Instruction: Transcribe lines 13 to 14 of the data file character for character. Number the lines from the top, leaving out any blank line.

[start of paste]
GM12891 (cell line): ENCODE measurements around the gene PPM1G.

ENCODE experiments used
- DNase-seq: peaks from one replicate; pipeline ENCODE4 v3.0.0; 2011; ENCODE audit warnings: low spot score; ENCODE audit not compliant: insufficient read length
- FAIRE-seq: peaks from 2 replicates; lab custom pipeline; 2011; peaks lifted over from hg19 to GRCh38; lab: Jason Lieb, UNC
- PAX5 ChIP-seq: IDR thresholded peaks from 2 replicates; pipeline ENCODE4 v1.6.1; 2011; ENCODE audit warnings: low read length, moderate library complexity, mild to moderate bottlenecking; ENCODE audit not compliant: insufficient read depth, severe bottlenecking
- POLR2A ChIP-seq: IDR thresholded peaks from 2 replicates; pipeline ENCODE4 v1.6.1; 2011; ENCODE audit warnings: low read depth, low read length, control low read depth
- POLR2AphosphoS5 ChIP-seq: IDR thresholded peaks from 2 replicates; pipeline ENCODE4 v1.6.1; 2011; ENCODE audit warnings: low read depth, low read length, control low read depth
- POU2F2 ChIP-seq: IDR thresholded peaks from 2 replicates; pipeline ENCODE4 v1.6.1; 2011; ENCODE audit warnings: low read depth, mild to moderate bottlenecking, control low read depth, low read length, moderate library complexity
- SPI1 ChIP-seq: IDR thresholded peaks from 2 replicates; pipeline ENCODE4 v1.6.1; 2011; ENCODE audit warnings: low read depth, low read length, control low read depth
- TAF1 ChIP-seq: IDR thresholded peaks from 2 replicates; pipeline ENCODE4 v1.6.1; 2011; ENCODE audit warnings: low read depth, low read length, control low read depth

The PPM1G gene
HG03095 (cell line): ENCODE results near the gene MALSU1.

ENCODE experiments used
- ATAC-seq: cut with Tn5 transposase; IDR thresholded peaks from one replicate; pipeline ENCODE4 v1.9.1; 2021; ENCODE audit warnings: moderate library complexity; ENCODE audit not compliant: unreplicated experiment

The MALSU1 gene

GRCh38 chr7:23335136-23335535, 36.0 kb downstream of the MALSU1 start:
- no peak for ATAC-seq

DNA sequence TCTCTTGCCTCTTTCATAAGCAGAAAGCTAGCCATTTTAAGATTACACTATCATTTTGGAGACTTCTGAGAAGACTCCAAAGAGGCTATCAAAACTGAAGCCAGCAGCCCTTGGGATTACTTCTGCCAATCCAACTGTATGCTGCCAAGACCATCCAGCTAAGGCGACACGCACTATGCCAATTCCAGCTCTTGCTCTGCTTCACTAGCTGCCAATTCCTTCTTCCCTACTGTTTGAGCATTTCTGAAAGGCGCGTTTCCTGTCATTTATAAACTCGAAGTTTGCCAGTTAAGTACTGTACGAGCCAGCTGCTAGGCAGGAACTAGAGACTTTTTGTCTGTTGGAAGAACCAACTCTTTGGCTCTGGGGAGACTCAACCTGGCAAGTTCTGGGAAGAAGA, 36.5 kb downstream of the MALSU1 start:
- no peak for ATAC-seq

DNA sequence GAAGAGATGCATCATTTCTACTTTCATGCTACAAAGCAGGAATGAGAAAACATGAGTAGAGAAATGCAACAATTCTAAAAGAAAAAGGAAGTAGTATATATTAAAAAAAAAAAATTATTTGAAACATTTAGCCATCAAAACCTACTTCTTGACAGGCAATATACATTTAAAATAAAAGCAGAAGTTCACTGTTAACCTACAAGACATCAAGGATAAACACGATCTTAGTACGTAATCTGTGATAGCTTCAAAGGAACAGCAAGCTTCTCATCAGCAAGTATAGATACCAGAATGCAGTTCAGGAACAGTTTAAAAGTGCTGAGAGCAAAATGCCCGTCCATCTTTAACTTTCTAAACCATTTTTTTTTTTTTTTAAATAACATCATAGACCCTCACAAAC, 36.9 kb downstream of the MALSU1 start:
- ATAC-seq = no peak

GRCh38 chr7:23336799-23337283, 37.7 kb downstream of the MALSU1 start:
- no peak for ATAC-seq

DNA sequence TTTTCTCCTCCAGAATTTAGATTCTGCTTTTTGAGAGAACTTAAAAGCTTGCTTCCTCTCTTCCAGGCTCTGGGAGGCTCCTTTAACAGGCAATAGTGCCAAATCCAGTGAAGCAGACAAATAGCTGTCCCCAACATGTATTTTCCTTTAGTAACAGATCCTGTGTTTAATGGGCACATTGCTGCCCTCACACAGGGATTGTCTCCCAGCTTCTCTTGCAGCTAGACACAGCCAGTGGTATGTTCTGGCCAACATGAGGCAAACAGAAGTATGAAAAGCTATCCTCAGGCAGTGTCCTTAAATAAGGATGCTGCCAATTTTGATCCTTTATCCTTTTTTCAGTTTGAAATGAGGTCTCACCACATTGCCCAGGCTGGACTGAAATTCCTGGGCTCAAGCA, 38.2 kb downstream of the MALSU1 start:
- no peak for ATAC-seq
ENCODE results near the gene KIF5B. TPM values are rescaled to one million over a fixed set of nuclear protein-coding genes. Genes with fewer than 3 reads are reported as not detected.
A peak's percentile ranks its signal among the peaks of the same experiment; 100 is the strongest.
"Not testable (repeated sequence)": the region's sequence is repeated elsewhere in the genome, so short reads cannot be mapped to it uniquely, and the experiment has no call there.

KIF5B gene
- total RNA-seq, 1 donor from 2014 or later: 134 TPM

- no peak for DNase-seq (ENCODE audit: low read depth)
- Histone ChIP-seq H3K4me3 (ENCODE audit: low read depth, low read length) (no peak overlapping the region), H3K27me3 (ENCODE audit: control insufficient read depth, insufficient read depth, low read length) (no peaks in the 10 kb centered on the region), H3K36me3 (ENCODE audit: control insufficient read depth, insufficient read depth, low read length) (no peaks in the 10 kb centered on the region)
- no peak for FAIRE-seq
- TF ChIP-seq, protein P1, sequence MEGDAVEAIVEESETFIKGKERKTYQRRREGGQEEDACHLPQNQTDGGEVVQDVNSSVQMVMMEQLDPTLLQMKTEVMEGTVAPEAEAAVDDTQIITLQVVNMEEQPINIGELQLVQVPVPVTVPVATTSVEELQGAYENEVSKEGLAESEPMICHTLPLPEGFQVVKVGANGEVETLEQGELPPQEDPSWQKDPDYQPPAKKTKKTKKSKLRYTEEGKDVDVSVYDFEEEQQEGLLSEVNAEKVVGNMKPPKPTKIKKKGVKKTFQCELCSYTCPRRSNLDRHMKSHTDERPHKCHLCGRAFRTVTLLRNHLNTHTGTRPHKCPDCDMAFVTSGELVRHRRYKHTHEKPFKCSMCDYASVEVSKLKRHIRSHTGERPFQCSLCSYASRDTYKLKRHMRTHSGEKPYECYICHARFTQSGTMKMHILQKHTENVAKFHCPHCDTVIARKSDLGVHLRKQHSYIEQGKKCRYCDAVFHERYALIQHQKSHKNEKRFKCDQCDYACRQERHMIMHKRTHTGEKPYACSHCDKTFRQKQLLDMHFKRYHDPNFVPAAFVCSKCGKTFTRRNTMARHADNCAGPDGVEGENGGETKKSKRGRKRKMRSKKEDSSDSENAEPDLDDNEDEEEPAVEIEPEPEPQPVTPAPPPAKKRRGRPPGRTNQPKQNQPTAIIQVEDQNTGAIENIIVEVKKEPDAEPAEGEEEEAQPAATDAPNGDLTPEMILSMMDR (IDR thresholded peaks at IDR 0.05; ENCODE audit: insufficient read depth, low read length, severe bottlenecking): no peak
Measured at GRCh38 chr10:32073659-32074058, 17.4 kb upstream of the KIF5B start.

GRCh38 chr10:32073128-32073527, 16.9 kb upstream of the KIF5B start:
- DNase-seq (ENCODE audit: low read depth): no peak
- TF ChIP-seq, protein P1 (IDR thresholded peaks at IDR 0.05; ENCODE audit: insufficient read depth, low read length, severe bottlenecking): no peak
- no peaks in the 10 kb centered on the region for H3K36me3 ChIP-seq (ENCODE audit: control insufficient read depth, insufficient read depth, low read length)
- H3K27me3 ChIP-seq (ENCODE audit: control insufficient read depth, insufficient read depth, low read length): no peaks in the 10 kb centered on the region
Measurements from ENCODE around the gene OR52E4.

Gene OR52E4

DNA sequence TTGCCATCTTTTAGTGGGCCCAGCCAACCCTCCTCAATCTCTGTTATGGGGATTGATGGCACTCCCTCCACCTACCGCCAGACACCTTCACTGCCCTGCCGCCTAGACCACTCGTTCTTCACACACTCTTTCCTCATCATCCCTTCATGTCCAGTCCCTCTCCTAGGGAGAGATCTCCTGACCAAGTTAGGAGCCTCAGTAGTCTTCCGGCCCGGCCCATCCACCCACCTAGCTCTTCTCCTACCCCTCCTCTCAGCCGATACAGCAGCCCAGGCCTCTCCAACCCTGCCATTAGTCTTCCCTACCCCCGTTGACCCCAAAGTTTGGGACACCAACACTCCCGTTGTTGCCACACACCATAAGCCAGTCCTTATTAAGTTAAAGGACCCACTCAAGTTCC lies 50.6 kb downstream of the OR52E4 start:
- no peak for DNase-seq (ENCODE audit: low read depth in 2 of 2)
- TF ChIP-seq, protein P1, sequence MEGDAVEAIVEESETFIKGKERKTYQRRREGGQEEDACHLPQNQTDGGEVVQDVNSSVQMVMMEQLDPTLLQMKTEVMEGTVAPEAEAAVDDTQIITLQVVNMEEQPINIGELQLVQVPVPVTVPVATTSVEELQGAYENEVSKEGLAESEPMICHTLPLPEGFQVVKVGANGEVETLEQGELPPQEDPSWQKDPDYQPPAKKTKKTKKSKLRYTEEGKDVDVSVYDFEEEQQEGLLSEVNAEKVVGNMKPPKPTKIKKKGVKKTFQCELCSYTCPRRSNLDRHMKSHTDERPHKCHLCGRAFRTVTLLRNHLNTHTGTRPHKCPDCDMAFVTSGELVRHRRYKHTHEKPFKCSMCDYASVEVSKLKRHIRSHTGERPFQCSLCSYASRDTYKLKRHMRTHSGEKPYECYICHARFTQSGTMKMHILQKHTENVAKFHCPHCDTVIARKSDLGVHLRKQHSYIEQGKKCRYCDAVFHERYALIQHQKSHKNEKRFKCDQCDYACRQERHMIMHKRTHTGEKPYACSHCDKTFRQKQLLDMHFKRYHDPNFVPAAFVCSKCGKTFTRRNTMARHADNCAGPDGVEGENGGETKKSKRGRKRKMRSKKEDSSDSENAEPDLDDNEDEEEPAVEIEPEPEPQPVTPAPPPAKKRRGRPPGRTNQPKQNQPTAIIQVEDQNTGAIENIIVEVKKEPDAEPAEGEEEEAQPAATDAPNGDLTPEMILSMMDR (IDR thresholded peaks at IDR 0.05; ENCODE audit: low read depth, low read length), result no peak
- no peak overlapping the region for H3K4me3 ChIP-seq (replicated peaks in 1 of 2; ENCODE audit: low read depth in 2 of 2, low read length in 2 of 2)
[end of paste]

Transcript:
ENCODE experiments used
- ATAC-seq: cut with Tn5 transposase; IDR thresholded peaks from one replicate; pipeline ENCODE4 v1.9.1; 2021; ENCODE audit warnings: moderate library complexity; ENCODE audit not compliant: unreplicated experiment